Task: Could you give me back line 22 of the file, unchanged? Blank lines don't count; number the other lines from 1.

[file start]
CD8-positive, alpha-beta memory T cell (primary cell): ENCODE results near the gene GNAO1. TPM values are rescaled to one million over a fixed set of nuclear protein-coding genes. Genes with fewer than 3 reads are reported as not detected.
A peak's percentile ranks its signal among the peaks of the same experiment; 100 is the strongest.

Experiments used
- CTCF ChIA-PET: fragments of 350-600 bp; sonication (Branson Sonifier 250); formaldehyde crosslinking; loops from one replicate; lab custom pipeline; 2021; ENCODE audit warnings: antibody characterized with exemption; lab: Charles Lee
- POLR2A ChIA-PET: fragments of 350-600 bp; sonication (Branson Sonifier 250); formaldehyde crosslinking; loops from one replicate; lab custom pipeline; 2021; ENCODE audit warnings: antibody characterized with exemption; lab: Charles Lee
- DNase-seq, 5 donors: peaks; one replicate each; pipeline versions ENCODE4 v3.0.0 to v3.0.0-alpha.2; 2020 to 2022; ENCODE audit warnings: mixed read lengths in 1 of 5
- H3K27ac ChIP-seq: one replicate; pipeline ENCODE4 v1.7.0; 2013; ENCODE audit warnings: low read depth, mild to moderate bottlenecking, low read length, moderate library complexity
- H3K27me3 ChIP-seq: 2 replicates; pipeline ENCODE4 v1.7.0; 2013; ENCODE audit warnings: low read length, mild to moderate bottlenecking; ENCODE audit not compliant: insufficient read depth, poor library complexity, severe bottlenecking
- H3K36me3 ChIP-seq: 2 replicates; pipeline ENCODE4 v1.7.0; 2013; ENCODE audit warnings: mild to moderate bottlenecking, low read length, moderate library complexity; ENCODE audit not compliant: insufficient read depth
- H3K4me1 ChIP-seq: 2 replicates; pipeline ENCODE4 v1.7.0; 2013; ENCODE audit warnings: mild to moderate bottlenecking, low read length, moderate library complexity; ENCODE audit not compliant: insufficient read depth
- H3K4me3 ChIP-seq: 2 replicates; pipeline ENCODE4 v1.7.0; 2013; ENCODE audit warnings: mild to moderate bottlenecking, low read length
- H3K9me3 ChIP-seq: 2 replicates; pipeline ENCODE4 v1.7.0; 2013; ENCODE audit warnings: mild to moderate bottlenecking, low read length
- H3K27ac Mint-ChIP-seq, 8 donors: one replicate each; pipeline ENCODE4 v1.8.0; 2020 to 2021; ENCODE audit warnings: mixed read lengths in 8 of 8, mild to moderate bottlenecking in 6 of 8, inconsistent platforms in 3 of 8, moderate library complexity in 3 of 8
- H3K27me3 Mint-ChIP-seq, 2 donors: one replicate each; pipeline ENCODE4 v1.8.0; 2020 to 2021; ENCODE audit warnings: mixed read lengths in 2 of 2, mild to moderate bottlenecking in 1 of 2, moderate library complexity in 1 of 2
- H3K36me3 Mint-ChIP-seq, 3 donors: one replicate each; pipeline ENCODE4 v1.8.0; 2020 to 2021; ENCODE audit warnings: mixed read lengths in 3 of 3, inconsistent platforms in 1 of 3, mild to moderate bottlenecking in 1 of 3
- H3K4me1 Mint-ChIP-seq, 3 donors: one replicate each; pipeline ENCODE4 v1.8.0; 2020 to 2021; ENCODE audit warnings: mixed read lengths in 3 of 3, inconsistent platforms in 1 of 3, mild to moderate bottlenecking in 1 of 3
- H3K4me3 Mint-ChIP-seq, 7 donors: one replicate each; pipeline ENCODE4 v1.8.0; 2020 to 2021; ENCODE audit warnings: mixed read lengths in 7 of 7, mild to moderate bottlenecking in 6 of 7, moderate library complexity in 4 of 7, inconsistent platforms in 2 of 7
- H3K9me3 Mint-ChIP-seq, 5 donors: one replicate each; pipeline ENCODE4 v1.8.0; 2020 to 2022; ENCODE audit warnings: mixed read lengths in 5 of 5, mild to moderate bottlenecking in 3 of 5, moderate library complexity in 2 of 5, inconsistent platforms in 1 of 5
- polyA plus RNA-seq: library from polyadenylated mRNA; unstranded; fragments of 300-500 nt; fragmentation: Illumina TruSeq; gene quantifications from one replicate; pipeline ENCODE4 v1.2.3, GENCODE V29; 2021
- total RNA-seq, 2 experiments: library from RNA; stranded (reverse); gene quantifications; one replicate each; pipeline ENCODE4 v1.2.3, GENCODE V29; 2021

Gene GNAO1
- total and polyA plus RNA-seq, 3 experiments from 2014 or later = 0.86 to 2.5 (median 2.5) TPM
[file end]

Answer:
- total and polyA plus RNA-seq, 3 experiments from 2014 or later = 0.86 to 2.5 (median 2.5) TPM